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Assessments of student engagement with CS and learning of computational concepts and practices often use written tests and surveys (Litts et al., 2017). An alternative are process-based portfolios that allow students to showcase their own learning and promote reflections on their insights and problems. While portfolios are more common in arts and maker education (Chang et al. 2015), we argue they also can have a place in computer science classrooms promoting computational communication and reflection (Lui et al, 2019). In our study we analyze portfolios from a widespread implementation of an electronic textiles curriculum to examine the ways in which students expressed new narratives and demonstrated learning with CS.
A situated perspective of learning informs our research: where learning and identification are intertwined, based on practices interpreted and responded to in the moment and reified over time in community (e.g., Wenger, 1999). From this perspective, both developing positive self-narratives of identity with CS and engaging in practices associated with deeper competence in the CS domain are important to long-term participation (Fields & Enyedy, 2013). Assessments that promote students’ development of their own narratives, integrated with evidence of their learning, may be one way to broaden and deepen participation in CS.
METHODS & DATA
The portfolios analyzed in this poster were part of the cumulative assignment of a 10-12 week e-textiles unit implemented in 15 different classrooms in two large, metropolitan school districts. Data included all available portfolios (n=225 portfolios; 15 classrooms) completed by students at the end of the e-textiles unit. Using a two-step open coding process on a random selection of portfolios (Charmaz, 2002), we developed a set of thematic codes capturing computational thinking practices and students’ self-narratives about their own learning in CS. We then established interrater agreement with an acceptable intraclass correlation coefficient = 0.75; p<.001 across five researchers who then proceeded to code all remaining portfolios.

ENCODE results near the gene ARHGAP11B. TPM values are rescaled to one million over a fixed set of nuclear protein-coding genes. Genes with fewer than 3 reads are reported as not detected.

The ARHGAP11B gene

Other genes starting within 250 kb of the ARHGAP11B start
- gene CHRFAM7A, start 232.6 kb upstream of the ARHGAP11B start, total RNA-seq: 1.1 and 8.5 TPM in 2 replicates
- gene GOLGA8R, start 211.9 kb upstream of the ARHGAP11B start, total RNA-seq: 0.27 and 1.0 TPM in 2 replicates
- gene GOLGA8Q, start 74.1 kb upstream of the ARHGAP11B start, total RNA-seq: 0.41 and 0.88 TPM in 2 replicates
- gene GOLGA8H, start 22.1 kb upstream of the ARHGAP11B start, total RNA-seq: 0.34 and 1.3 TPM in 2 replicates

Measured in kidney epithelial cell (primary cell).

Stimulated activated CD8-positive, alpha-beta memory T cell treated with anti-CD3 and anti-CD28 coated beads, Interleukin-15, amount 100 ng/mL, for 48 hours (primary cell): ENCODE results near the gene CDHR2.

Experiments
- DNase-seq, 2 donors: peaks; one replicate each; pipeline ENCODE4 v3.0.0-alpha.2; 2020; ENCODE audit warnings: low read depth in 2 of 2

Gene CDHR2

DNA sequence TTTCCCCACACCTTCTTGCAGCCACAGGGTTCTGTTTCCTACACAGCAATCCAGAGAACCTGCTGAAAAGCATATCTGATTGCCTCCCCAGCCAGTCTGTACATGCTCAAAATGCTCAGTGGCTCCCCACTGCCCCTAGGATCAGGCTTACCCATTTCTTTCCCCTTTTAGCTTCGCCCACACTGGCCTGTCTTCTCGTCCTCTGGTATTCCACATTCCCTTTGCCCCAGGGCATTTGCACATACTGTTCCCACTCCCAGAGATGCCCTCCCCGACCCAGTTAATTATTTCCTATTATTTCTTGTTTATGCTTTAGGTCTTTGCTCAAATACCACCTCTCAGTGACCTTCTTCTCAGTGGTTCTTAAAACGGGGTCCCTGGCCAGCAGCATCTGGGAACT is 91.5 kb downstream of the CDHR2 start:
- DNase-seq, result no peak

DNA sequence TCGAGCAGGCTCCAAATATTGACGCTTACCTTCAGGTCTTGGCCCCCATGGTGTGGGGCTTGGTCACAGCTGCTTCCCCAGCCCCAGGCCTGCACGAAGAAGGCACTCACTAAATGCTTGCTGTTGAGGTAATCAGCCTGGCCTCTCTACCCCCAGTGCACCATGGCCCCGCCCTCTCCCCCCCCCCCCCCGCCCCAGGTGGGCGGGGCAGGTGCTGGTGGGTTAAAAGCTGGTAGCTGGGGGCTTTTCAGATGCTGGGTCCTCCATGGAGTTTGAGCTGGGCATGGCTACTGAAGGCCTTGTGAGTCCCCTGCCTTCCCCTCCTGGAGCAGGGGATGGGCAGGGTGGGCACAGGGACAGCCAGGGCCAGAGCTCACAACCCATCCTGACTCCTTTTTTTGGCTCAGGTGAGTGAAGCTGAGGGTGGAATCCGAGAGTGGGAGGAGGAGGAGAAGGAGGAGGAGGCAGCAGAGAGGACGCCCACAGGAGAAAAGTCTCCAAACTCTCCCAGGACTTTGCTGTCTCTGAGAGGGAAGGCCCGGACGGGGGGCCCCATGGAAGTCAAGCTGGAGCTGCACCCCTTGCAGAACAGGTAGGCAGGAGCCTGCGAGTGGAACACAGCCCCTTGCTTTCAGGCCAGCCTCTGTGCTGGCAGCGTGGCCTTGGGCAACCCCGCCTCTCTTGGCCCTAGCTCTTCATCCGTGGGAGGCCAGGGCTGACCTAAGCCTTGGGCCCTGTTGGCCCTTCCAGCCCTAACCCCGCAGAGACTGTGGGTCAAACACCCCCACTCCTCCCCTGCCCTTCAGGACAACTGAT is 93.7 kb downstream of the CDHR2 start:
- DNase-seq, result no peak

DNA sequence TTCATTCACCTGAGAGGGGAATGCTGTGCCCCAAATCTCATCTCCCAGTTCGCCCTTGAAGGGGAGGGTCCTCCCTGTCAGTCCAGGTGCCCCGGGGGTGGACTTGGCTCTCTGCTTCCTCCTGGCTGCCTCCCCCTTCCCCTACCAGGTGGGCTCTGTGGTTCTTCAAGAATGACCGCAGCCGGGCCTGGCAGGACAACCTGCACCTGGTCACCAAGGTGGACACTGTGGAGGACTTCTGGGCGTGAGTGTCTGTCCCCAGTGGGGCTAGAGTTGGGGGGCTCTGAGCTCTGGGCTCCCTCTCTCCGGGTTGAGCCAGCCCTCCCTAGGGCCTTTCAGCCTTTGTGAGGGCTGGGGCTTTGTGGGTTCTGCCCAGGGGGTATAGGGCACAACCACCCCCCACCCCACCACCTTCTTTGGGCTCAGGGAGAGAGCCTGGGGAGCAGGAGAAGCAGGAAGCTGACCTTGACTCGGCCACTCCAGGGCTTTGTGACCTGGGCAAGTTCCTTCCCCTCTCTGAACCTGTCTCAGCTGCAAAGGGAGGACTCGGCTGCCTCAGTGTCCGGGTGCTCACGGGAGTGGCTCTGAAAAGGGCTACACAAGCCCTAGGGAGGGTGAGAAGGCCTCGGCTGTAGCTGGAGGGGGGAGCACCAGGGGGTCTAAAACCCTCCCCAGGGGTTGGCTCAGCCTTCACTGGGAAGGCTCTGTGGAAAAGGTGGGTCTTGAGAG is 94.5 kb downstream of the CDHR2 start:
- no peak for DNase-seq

Almost every student (96%) explicitly reflected on their learning and growth. Within these reflections, the large majority of students (89%) associated their improved CS learning with specific “hard” skills such as writing code and making circuits but also crafting. Other things students mentioned involved improved ability to plan (14%), seeing a future in CS (13%), and embracing mistakes as a normal part of CS (11%). In terms of the computational practices, nearly all students articulated specific changes they made to their projects (and why they made them) or identified problems (and solutions) that they implemented such as naming, isolating, testing, and solving problems. Being explicit about changes made and problems encountered are all important practices required of students to move deeper in CS.
In this scaled-up implementation of an e-textiles curriculum, we demonstrated the utility of portfolios for allowing personal identity development through narratives of learning that students authored as well as meta-reflections on problem solving, iterative design & testing, and related computational practices core to learning CS. As an assessment, these types of portfolios showed potential for furthering both learning and engagement in CS.